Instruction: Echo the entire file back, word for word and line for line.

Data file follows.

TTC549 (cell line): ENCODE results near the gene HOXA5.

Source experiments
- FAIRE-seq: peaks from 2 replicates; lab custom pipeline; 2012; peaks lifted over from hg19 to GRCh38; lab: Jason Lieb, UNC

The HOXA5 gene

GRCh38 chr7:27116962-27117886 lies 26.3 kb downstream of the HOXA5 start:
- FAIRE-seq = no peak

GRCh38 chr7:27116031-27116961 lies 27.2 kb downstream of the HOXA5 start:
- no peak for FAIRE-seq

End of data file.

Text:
TTC549 (cell line): ENCODE results near the gene HOXA5.

Source experiments
- FAIRE-seq: peaks from 2 replicates; lab custom pipeline; 2012; peaks lifted over from hg19 to GRCh38; lab: Jason Lieb, UNC

The HOXA5 gene

GRCh38 chr7:27116962-27117886 lies 26.3 kb downstream of the HOXA5 start:
- FAIRE-seq = no peak

GRCh38 chr7:27116031-27116961 lies 27.2 kb downstream of the HOXA5 start:
- no peak for FAIRE-seq